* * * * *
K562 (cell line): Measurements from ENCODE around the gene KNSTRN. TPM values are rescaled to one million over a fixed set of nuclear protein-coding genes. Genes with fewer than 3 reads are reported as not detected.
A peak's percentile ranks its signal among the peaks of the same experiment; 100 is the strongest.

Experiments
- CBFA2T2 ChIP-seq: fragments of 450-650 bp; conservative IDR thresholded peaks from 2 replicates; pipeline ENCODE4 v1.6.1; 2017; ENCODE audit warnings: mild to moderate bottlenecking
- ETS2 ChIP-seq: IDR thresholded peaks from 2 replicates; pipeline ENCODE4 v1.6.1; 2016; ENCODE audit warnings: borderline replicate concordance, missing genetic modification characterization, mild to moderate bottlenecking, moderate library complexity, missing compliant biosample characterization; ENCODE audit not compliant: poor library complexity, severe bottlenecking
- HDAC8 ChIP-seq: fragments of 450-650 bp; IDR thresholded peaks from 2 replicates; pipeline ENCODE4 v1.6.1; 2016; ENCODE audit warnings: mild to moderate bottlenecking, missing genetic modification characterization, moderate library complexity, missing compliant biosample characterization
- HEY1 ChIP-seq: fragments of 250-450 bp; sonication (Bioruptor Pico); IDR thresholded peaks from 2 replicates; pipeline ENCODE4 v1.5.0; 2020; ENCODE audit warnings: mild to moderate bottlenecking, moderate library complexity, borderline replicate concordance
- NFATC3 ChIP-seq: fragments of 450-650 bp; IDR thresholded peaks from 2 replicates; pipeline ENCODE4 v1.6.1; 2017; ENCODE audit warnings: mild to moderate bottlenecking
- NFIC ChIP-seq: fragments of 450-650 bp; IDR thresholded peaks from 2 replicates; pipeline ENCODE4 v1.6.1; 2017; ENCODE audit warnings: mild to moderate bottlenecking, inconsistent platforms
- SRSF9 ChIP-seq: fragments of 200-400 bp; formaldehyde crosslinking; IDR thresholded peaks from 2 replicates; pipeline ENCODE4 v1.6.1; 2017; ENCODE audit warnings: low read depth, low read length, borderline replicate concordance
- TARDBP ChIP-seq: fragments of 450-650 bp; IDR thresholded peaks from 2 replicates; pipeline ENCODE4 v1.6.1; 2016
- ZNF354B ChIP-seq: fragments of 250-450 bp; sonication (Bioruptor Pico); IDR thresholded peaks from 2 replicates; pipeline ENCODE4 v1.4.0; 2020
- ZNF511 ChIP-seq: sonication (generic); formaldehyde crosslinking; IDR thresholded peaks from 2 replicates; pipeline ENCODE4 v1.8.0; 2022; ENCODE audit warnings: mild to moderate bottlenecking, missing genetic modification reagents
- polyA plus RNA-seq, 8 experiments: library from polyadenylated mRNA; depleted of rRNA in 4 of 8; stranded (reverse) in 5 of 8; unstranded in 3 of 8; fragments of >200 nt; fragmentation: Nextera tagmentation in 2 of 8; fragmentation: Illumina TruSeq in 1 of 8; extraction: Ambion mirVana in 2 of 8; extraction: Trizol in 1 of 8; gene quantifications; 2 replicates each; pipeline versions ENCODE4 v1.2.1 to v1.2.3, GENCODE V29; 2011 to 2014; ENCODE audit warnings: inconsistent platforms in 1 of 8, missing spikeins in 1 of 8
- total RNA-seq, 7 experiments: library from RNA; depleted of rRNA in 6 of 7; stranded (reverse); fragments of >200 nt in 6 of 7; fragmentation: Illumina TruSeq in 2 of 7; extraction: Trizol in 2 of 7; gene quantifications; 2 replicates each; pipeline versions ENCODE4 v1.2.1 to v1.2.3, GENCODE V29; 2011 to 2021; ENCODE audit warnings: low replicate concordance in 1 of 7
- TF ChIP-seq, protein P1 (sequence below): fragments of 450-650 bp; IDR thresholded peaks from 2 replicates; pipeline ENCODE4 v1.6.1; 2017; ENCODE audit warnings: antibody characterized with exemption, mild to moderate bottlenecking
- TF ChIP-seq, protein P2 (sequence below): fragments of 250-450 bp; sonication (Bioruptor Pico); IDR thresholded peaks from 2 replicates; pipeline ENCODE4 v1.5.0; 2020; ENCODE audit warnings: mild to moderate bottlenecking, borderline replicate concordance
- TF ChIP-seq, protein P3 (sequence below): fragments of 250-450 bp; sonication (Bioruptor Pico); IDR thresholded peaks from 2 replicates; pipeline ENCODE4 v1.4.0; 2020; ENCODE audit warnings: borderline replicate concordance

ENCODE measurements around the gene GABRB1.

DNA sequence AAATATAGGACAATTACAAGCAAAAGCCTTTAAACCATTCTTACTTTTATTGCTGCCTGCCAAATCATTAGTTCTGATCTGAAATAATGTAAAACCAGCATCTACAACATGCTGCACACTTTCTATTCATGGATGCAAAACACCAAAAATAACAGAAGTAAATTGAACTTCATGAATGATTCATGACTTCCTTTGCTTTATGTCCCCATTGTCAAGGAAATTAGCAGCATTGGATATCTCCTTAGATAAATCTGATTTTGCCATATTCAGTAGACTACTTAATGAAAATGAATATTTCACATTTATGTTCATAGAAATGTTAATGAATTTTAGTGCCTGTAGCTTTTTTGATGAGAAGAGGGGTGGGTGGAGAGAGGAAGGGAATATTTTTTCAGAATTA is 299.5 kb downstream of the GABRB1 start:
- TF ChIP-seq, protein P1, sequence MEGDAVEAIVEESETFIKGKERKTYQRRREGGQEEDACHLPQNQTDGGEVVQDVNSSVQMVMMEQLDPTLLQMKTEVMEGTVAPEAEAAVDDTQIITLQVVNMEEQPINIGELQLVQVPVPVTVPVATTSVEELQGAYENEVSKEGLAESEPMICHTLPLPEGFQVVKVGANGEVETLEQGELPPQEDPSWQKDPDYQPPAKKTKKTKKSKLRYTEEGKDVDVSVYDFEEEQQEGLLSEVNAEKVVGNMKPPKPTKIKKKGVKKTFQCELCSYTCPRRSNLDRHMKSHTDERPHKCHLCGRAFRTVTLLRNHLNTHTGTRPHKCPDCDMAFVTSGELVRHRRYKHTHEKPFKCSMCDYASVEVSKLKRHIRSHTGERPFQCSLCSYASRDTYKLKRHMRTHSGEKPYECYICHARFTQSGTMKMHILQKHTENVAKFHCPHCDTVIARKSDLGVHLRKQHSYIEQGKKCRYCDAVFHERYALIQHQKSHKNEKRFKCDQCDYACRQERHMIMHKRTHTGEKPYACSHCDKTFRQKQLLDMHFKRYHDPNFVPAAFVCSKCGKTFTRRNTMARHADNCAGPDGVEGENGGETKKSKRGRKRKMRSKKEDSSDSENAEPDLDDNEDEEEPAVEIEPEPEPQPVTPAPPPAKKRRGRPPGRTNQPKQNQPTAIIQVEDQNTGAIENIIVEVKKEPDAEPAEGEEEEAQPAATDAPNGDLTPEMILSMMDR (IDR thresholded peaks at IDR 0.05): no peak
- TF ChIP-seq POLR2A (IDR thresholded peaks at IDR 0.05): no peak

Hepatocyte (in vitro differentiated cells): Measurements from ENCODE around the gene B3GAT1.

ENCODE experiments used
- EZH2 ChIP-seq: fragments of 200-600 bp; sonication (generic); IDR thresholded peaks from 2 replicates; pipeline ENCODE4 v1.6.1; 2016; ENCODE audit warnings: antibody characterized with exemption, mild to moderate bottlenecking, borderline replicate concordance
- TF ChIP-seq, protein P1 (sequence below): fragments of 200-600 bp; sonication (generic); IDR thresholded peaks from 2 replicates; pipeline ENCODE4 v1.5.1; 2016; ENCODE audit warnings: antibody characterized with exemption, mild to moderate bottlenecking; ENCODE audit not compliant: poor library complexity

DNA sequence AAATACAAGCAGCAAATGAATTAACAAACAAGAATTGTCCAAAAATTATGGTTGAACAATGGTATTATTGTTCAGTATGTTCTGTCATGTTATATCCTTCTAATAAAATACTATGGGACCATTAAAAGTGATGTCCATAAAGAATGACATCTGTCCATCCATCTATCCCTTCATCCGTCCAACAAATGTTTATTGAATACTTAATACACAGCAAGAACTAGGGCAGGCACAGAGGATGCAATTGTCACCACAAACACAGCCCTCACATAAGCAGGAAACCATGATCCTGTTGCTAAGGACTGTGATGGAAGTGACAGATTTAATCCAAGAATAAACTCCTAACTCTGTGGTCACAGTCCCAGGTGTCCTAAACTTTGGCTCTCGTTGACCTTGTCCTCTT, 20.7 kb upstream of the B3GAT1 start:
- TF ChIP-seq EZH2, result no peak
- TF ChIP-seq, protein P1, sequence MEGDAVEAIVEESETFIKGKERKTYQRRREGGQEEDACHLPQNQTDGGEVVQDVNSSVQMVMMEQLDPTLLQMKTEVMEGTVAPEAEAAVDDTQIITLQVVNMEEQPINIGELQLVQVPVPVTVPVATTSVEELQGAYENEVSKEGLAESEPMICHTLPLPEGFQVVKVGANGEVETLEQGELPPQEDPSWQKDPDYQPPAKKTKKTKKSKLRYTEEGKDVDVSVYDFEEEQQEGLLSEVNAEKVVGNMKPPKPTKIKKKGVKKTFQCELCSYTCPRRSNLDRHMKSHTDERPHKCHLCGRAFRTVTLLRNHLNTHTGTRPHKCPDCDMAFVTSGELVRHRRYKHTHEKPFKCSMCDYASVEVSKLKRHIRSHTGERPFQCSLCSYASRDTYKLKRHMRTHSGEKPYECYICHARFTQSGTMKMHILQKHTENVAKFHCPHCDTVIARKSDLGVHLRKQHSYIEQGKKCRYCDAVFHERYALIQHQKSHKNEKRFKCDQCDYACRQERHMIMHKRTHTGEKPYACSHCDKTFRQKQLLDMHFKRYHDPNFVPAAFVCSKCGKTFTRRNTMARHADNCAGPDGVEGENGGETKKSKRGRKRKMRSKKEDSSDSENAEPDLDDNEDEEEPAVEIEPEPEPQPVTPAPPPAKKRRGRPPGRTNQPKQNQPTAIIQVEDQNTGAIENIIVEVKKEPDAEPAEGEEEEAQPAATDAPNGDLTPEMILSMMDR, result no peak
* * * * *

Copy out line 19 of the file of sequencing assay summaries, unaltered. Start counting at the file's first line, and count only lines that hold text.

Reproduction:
ENCODE measurements around the gene GABRB1.